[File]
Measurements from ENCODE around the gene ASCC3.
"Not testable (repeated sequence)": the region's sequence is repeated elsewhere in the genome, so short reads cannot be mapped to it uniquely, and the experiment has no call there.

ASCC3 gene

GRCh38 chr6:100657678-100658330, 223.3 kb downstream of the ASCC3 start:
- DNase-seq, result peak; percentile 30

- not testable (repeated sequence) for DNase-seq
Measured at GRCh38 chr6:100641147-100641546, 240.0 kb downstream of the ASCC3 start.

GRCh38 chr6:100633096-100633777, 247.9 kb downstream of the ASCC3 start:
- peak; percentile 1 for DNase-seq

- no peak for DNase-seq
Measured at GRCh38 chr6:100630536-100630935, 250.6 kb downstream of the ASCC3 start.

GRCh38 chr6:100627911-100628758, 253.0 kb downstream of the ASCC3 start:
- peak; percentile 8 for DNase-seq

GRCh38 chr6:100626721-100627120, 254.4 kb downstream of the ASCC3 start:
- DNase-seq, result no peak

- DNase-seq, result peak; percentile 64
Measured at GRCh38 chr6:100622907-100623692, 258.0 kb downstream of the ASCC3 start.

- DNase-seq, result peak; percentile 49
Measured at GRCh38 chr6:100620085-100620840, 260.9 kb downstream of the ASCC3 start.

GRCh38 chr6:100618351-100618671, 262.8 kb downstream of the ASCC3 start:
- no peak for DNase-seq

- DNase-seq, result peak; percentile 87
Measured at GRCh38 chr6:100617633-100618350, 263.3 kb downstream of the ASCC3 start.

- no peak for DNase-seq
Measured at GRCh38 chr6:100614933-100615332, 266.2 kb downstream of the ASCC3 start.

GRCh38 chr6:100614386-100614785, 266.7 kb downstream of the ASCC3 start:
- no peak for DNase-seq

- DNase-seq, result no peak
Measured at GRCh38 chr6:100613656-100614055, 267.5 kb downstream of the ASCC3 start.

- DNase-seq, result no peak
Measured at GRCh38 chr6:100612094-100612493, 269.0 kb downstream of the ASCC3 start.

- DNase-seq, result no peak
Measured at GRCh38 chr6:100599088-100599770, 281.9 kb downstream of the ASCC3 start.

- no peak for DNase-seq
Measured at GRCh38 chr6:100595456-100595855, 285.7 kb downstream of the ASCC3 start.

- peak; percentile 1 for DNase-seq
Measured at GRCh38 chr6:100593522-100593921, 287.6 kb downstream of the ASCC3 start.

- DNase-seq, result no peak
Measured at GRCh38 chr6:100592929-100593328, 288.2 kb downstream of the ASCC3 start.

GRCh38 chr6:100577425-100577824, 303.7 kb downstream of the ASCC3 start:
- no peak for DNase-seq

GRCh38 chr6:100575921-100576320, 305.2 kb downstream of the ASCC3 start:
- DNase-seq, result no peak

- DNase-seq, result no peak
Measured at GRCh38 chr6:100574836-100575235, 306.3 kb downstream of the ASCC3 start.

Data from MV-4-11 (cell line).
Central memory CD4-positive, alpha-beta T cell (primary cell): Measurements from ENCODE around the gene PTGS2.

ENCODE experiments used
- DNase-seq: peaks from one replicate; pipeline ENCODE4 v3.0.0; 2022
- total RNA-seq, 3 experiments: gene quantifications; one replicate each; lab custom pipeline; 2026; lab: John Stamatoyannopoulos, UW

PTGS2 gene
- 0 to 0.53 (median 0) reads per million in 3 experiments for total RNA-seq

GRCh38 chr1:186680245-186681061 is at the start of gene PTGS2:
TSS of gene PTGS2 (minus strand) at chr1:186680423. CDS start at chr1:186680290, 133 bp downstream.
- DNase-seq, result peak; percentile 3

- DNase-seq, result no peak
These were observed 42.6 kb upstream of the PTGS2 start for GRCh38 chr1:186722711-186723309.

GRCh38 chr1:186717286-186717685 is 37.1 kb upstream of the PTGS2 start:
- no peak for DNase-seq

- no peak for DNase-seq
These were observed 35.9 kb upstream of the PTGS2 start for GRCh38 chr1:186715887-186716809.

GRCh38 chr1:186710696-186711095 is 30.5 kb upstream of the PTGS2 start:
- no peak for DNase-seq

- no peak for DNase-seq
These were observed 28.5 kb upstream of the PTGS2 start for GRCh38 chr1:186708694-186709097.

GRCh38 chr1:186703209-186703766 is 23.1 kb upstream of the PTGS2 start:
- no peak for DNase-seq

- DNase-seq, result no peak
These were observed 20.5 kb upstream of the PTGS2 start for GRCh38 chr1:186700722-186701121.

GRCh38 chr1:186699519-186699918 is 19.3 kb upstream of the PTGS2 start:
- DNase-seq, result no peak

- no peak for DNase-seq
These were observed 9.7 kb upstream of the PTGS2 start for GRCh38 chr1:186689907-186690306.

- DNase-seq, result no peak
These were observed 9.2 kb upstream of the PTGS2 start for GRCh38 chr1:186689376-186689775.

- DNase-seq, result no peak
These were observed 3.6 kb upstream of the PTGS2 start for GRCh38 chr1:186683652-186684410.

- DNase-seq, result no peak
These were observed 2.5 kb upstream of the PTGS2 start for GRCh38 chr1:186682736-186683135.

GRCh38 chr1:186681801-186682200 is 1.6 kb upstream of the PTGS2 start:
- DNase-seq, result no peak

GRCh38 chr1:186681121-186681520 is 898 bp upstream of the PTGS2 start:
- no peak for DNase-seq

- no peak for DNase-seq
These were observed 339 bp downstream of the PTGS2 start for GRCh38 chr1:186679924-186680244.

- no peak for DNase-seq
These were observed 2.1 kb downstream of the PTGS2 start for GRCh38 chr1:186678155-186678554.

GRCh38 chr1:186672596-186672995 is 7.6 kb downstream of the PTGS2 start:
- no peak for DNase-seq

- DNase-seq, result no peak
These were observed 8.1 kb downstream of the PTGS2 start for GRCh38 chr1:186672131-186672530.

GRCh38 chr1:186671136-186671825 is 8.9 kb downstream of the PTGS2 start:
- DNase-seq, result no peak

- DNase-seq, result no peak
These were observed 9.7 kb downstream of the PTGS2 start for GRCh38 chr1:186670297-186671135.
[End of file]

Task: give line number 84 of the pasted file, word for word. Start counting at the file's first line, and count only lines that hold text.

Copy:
- no peak for DNase-seq